Key takeaways: DPM Protection of Microsoft Workloads to Azure

All Microsoft workloads that can be protected by Data Protection Manager (DPM) on disk or tape can also be protected to Azure Backup. At a high level, table below describes granularity at which DPM can protect various Microsoft workloads to Azure. It also describes granularity at which DPM can perform recovery from Azure.

Microsoft Workload

DPM Protection Granularity

DPM Recovery Granularity

Original Location Recovery (OLR)

Alternate Location Recovery (ALR)

Network Location Recovery

File Folder on Windows Server

Folder

Folder, Item

Yes

Yes

Yes

Hyper-V VMs

VM

VM

Yes

Yes

Yes

SharePoint Farm

Farm

Farm, SharePoint DB

Yes

Yes for DB

Yes

SQL

SQL Instance, SQL DB

SQL DB

Yes

Yes

Yes

Exchange

Exchange

Exchange DB

Yes

Yes (Exchange 2010+ Only)

Yes

Windows Client

Volume, Folder

Folder, Item

Yes

Yes

Yes

Why choose DPM for Long Term Retention of Microsoft Workloads to Azure?
Data resiliency is an important Enterprise strategy as compliance requires point in time data to be reproduced. Long term retention of data is an obvious outcome to meet compliance requirement. Data growth rate coupled with pressure on IT spending demands competitive total cost of ownership (TCO) for backup data.

Azure offers a competitive cost savings in comparison with tape. Gartner released a report (G00261961 – How to Determine If Cloud Backup Is Right for Your Servers, Published: 13 February 2014) which reported TCO of cloud backups significantly lower than tape-based back-up – “Although tape media is very inexpensive, a majority of the cost of tape-based backup is the “soft” costs, which occur around backup software, maintenance and staff time”.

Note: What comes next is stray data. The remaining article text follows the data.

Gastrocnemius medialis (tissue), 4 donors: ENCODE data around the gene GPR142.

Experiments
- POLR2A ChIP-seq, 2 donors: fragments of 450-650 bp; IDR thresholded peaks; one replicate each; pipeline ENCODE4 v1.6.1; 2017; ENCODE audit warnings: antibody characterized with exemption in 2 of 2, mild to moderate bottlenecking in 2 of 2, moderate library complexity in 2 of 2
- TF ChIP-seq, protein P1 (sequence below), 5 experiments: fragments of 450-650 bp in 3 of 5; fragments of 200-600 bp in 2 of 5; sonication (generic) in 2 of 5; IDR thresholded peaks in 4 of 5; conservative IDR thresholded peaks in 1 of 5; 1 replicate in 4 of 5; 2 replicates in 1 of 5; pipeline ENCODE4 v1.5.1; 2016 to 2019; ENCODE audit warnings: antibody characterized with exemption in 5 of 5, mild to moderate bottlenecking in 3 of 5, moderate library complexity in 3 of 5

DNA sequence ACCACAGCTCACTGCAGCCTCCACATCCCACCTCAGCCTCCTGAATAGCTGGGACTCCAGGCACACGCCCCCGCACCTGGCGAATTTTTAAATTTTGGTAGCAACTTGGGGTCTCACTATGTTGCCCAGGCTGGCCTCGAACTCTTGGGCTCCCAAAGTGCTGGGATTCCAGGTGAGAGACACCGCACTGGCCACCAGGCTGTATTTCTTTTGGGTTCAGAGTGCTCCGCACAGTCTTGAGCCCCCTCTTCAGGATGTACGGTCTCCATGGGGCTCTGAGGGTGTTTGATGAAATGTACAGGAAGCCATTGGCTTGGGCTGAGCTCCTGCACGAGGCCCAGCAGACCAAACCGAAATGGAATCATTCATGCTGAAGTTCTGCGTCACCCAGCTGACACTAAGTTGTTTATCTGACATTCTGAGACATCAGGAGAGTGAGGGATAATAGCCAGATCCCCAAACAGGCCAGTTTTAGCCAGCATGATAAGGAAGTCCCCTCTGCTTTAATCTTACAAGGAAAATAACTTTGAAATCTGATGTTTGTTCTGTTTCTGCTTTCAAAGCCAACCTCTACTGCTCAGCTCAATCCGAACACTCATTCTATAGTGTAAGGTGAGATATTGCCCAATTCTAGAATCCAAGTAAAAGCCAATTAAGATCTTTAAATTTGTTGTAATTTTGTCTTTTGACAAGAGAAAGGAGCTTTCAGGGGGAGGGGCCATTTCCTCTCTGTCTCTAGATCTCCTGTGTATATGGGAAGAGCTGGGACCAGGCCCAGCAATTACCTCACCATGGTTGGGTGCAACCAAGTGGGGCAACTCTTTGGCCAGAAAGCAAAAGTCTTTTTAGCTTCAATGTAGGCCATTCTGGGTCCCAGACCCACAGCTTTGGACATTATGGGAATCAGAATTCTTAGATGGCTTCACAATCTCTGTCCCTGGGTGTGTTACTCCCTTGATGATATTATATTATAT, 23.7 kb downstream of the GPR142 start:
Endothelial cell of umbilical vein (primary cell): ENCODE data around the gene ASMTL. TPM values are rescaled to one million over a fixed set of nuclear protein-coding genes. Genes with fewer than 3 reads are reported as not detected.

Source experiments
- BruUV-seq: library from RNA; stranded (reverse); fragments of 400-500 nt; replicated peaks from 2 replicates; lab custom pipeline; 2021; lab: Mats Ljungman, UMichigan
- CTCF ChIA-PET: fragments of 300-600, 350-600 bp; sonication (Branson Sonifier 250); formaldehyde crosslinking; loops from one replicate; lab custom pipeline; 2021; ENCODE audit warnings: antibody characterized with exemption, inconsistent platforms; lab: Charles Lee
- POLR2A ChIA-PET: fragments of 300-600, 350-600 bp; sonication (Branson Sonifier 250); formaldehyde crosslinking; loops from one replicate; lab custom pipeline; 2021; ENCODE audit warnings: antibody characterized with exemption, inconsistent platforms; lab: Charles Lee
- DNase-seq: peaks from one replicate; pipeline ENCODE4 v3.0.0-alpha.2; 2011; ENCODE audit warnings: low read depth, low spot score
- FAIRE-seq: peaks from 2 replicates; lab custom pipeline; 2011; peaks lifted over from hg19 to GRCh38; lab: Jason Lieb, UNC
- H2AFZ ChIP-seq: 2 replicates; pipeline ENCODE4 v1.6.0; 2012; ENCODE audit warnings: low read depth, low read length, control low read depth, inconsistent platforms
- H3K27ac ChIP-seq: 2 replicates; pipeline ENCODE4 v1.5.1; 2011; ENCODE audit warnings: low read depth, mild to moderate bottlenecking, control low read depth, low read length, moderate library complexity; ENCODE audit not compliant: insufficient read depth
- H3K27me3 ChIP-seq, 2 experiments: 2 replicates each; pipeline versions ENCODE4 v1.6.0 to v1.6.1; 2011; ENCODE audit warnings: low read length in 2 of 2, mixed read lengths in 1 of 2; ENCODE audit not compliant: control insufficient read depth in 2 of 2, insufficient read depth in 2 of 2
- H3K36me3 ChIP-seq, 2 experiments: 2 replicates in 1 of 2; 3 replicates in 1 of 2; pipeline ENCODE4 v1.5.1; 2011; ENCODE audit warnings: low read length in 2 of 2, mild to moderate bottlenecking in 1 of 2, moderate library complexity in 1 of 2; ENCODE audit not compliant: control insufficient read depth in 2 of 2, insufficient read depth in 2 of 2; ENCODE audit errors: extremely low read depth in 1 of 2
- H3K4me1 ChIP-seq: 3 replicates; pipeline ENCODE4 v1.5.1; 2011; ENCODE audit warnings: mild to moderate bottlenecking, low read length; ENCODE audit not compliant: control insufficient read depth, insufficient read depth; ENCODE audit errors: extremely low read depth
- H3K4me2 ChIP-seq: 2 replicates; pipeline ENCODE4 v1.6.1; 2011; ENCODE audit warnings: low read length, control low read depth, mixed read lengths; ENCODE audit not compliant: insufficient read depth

TCO Comparison Between Tape and Cloud Backup for 1 TB of Initial Full Backup

As rightly called in the Gartner’s report “Is Cloud Backup Right for Your Servers?” backup window, restore time, bandwidth and latency play an important role in evaluating cloud backup strategy.

For Initial Replica, DPM provides capability to offline send the data to Azure which not only improves backup seeding time but also saves on network bandwidth. For more details on how to send Initial Replica offline to Azure refer to this TechNet article

With DPM sending incrementals to Azure, backup window can be contained to non-productions hours without any significant addition to bandwidth costs. An example for 1 TB Microsoft workload is shared below –

Microsoft Protected Workload Size

1 TB

Daily Churn

5% ~ 50GB

Backup Window

8 hrs. (Non-production hours)

Compression

30%

Effective Bandwidth Required for Daily Backup (After latency and packet loss adjustments)

~10 Mbps

As DPM sends changed file contents efficiently to Azure, it significantly reduces storage and network costs.

Recommendation
Looking at the TCO benefits that DPM – Azure Backup brings and the fact that DPM sends forever incrementals to Azure as compared with fulls on tape; we recommend the following backup and retention schedule

Disk

Daily incremental backup, retention for 7 days

Azure

Daily incremental backup, retention as per your industry compliance and company policies

How to use DPM to protect Microsoft workloads to Azure?
Once a DPM user configures Azure Backup with DPM, Create Protection Group Wizard now shows option to backup to the Azure (as shown below)

DPM - Create New Protection Group Screen

Once the user selects online protection, retention ranges can be selected as described in the following blog.

For all Server and Client workloads, DPM continues to provide similar integrated user experience for protection to Azure. This simplifies the admin overhead as opposed to using native tools or different backup applications for different workloads
For more information on how to create/manage protection group using DPM, one can refer to the TechNet article.

Quick Reference
Download DPM UR5 and follow the steps outlined in the article for installation.